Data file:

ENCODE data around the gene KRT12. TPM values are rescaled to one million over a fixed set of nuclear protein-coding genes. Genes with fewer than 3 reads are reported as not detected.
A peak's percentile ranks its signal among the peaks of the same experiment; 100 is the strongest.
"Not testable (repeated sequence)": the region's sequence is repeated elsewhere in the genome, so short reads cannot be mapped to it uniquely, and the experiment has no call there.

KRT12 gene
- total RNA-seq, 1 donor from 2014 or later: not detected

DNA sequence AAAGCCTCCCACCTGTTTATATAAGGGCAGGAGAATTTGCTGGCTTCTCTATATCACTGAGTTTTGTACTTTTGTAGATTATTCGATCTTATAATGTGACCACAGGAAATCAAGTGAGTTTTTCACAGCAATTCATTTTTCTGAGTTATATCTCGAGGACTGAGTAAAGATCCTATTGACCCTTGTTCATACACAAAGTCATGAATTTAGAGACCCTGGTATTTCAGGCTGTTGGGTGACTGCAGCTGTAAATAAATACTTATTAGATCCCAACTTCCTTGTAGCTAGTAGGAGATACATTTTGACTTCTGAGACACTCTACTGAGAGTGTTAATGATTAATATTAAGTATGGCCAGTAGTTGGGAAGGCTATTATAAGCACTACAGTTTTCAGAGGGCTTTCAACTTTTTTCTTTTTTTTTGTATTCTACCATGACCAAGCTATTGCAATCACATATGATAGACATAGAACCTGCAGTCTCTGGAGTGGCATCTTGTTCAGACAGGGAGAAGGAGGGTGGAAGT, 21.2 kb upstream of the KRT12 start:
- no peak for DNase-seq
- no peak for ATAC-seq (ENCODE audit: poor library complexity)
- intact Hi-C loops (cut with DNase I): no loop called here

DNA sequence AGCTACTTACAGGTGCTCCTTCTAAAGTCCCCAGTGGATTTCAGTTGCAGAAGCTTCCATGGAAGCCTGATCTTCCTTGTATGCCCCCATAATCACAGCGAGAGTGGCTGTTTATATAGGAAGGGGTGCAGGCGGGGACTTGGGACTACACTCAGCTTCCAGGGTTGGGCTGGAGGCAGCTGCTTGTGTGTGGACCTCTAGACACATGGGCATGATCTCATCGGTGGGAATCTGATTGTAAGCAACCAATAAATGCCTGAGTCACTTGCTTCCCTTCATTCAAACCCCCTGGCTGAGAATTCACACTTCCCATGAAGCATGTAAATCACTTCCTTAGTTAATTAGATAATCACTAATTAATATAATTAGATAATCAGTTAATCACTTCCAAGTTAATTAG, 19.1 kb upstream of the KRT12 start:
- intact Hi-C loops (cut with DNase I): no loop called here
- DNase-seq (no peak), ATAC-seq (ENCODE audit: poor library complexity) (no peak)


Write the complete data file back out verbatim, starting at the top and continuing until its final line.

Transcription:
ENCODE data around the gene KRT12. TPM values are rescaled to one million over a fixed set of nuclear protein-coding genes. Genes with fewer than 3 reads are reported as not detected.
A peak's percentile ranks its signal among the peaks of the same experiment; 100 is the strongest.
"Not testable (repeated sequence)": the region's sequence is repeated elsewhere in the genome, so short reads cannot be mapped to it uniquely, and the experiment has no call there.

KRT12 gene
- total RNA-seq, 1 donor from 2014 or later: not detected

DNA sequence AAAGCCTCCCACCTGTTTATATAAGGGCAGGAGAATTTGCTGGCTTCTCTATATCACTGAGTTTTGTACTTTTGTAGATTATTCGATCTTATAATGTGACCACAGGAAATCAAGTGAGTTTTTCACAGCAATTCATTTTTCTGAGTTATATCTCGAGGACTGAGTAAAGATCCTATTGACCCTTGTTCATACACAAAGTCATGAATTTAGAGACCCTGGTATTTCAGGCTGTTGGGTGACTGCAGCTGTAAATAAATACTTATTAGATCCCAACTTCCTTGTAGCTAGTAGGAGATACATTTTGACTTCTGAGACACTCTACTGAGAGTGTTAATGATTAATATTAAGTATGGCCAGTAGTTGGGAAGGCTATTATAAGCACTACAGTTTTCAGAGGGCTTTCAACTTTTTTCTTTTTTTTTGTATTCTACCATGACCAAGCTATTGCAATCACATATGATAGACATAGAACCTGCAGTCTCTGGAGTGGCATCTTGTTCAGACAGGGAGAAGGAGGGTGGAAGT, 21.2 kb upstream of the KRT12 start:
- no peak for DNase-seq
- no peak for ATAC-seq (ENCODE audit: poor library complexity)
- intact Hi-C loops (cut with DNase I): no loop called here

DNA sequence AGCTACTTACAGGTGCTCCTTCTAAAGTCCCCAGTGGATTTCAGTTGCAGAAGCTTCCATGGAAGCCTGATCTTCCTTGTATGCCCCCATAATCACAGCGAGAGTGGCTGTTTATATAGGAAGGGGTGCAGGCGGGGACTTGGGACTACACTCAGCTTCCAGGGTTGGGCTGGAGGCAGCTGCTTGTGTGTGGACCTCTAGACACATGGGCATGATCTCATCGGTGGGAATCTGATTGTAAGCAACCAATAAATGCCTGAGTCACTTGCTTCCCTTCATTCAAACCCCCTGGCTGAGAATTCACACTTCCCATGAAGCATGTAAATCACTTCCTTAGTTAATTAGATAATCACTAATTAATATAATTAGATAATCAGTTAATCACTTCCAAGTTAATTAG, 19.1 kb upstream of the KRT12 start:
- intact Hi-C loops (cut with DNase I): no loop called here
- DNase-seq (no peak), ATAC-seq (ENCODE audit: poor library complexity) (no peak)